July 2, 2019

Ghanaians are lashing at the National Security over allegations of torture on editors of Modernghana news portal who were picked up last Thursday. The latest to issue a statement on the subject matter is Hon., Rockson-Nelson E.K. Dafeamekpor, Member of Parliament for South Dayi who classified the arrest and torture as a breach of the United Nations Convention against Torture and Other Cruel, Inhuman or Degrading Treatment or Punishment of 1984. 



According to the Member of Parliament, the National Security could have undertaken their work in a manner that is humane and which respects the rights of these editors who were under its custody. He further reiterates that journalists are living in constant threats and fear, which requires effort from the president who is an acclaimed human rights lawyer in their protection.


Two journalists were picked up by the national security on Thursday 27th June for investigations. According to one of the journalists, Emmanuel Ajafor Abugri, he was tortured by the National Security operatives who held him for investigations without the presence of his lawyer. READ FULL STATEMENT BELOW: 

Press release:





Information in the public domain bothering on the arrest, detention and eventual torture of Editors of an online portal, Modernghana by National Security operatives is worrying and a dent on our image as a democratic nation.


Coming in the wake of our recent drop in the World Press Freedom Index following the gruesome murder of Ahmed Sualey, the threats on the lives of Mr. Manasseh Azure and Anas Aremeyaw Anas, the abuse of a female journalist at the New Patriotic Party (NPP) headquarters by Hajia Fati, among others, one would have thought that government would adopt more humane means in investigating journalists over publications it has reservations over.


It came to light on Thursday of a Rambo-styled arrest of these editors in their office premises over suspicions on their operations by the National Security. It was expected that such an arrest would have been made with a proper warrant that would validate their holding up of these editors for investigations. But, that was not the case. In addition to this abuse, the editors were held at the offices of the National Security beyond the legally allowed time, without any efforts at securing a warrant to continue holding them against their will.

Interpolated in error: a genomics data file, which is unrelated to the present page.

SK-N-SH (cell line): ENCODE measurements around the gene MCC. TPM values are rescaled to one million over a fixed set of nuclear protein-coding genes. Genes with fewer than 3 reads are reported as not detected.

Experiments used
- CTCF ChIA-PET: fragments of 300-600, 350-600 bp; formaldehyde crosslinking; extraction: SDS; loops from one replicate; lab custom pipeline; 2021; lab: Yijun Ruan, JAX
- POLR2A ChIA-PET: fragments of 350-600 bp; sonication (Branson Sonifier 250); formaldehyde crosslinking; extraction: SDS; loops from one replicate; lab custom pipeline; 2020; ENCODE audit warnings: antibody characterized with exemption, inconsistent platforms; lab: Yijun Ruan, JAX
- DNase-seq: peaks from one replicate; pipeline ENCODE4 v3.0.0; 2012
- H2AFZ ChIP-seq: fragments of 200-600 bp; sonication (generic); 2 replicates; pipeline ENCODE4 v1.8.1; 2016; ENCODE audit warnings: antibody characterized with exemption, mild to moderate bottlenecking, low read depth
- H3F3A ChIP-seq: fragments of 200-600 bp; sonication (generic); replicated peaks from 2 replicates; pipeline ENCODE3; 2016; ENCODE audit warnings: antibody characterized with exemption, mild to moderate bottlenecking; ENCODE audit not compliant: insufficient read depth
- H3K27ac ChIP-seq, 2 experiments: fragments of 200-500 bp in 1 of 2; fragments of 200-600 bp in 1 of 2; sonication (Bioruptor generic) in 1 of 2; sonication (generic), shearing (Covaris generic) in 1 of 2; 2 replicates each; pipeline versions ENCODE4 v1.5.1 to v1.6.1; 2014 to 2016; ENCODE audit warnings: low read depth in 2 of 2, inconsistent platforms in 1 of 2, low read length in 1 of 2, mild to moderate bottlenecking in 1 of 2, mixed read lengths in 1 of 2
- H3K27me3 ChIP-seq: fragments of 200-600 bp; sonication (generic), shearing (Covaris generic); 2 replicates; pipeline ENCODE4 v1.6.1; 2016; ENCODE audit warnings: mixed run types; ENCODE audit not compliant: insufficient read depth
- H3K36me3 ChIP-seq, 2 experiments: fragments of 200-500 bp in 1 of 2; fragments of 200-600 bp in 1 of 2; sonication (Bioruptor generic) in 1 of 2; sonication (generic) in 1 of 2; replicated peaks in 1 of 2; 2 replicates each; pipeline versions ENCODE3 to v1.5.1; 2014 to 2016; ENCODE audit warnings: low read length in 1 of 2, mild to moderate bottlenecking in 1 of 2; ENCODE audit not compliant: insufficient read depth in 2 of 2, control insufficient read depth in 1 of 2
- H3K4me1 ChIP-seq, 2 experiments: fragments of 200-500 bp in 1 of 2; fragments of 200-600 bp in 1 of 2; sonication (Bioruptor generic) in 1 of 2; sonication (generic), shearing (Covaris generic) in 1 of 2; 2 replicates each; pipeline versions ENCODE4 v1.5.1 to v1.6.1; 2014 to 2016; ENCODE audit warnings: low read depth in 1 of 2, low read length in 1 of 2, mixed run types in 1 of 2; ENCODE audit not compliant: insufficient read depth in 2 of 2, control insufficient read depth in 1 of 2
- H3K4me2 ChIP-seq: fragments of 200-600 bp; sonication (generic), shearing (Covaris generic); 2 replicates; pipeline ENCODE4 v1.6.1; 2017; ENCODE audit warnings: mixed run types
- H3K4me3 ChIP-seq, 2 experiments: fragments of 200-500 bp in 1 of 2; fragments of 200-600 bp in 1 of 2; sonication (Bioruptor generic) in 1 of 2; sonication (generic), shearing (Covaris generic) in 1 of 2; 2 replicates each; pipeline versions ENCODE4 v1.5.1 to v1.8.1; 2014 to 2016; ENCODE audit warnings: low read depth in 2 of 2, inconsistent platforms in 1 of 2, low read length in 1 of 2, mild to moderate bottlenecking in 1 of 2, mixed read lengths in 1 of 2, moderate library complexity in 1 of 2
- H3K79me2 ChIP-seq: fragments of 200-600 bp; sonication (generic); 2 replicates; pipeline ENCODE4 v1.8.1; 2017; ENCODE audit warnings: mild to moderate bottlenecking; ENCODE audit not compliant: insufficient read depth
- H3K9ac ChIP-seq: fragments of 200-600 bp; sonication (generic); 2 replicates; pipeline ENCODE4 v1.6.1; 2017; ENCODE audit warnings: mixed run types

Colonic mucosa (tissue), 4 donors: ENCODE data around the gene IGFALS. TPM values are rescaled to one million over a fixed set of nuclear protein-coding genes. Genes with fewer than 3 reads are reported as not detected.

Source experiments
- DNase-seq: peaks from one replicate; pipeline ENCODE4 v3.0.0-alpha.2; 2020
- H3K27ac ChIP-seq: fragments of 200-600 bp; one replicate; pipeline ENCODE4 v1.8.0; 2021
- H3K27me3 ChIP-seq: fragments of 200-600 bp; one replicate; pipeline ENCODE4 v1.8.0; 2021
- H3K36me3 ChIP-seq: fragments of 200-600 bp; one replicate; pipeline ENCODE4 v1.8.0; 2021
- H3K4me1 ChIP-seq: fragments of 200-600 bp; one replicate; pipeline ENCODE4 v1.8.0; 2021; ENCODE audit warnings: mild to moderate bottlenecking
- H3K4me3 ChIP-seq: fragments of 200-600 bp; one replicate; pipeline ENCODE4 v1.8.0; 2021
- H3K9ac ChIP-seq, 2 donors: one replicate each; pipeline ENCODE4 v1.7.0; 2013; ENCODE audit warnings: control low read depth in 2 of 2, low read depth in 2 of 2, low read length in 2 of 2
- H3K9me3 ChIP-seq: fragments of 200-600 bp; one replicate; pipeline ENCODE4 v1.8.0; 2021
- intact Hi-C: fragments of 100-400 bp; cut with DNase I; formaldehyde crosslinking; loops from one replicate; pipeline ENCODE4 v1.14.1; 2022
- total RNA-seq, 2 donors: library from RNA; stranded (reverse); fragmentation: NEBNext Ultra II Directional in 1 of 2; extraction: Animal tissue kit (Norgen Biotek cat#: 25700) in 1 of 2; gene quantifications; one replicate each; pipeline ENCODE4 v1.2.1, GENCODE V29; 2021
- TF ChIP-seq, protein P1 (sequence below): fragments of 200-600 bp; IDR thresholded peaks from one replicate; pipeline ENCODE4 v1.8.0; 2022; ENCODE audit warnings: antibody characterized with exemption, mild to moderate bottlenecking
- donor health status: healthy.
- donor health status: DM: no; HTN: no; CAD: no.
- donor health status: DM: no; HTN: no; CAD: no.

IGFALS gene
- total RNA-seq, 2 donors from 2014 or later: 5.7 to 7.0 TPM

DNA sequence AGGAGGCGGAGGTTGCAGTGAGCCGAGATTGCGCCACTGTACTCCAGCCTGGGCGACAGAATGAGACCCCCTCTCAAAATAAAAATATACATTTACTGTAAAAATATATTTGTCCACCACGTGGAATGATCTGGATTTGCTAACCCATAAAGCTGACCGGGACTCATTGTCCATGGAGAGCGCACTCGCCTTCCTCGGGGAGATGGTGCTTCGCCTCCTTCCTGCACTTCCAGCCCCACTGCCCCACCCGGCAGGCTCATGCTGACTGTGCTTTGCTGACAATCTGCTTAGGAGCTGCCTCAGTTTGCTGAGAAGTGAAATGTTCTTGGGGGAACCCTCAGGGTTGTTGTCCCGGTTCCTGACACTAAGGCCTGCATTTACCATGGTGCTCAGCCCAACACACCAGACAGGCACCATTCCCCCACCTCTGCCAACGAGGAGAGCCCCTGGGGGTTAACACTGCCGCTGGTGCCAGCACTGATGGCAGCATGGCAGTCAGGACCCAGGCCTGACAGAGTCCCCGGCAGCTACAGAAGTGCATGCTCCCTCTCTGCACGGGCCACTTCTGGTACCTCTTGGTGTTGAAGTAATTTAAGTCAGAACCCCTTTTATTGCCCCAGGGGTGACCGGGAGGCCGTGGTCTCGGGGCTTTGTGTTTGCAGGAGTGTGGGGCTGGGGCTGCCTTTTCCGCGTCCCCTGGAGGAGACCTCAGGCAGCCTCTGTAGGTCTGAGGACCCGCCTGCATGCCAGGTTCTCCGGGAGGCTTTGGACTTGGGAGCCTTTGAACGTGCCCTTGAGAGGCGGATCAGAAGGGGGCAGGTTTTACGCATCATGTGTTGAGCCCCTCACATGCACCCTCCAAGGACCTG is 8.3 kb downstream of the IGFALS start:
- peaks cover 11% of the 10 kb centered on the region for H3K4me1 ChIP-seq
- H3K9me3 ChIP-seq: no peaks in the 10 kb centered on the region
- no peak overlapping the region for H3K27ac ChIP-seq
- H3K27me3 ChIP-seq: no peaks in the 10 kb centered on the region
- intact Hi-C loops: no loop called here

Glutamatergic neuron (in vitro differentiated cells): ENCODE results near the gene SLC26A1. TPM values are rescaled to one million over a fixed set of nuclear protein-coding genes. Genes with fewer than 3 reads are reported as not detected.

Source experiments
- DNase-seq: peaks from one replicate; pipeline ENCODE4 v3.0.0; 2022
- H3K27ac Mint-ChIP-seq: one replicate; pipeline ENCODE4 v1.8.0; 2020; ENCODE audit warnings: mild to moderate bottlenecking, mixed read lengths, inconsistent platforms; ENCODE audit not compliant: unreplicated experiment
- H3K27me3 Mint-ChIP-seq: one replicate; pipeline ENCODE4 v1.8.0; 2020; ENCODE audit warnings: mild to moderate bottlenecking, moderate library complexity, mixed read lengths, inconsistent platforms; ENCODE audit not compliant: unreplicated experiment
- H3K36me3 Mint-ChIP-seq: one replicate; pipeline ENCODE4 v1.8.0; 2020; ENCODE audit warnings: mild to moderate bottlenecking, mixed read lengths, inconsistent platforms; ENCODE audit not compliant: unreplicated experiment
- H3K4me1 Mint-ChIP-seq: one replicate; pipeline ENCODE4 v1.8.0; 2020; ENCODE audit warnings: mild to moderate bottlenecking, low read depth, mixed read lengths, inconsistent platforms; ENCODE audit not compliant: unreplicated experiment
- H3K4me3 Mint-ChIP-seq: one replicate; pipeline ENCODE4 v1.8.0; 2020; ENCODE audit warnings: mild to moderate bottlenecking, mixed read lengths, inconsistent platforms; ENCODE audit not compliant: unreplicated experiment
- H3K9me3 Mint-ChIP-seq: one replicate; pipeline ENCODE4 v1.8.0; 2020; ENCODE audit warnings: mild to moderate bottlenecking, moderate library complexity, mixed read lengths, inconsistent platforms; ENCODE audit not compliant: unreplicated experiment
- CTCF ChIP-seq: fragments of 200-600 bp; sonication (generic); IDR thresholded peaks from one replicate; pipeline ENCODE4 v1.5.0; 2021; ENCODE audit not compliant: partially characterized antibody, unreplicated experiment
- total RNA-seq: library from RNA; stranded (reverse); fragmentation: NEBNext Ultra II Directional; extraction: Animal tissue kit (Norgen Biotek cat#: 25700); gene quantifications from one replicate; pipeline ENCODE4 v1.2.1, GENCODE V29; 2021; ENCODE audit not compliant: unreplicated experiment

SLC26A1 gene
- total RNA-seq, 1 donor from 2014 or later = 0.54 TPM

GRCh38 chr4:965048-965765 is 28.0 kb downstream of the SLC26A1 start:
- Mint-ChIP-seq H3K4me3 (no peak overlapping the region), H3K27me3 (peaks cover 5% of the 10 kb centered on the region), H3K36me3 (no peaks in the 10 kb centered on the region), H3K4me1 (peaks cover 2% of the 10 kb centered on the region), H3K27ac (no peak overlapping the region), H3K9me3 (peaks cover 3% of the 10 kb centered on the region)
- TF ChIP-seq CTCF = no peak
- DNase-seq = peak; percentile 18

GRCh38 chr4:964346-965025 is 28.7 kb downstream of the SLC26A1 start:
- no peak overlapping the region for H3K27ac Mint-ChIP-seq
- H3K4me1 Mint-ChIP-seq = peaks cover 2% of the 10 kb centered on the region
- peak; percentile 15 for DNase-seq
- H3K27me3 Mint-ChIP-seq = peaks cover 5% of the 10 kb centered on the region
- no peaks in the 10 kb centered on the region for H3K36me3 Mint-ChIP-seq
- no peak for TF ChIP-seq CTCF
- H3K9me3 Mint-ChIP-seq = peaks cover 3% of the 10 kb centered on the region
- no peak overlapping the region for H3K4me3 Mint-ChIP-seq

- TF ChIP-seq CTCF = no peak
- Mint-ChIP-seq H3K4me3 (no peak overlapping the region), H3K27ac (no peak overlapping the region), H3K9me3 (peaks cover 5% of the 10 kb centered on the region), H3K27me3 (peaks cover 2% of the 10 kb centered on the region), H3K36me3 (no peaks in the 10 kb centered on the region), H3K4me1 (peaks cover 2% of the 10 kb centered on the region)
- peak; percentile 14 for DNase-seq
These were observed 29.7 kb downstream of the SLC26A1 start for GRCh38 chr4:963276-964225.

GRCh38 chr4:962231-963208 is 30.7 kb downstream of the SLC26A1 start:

It is not for nothing that the United Nations Convention against Torture and Other Cruel, Inhuman or Degrading Treatment or Punishment of 1984 contains as follows:


Article 1

1. For the purposes of this Convention, the term "torture" means any act by which severe pain or suffering, whether physical or mental, is intentionally inflicted on a person for such purposes as obtaining from him or a third person information or a confession, punishing him for an act he or a third person has committed or is suspected of having committed, or intimidating or coercing him or a third person, or for any reason based on discrimination of any kind, when such pain or suffering is inflicted by or at the instigation of or with the consent or acquiescence of a public official or other person acting in an official capacity. It does not include pain or suffering arising only from, inherent in or incidental to lawful sanctions.


Article 2

1. Each State Party shall take effective legislative, administrative, judicial or other measures to prevent acts of torture in any territory under its jurisdiction.

2. No exceptional circumstances whatsoever, whether a state of war or a threat of war, internal political instability or any other public emergency, may be invoked as a justification of torture.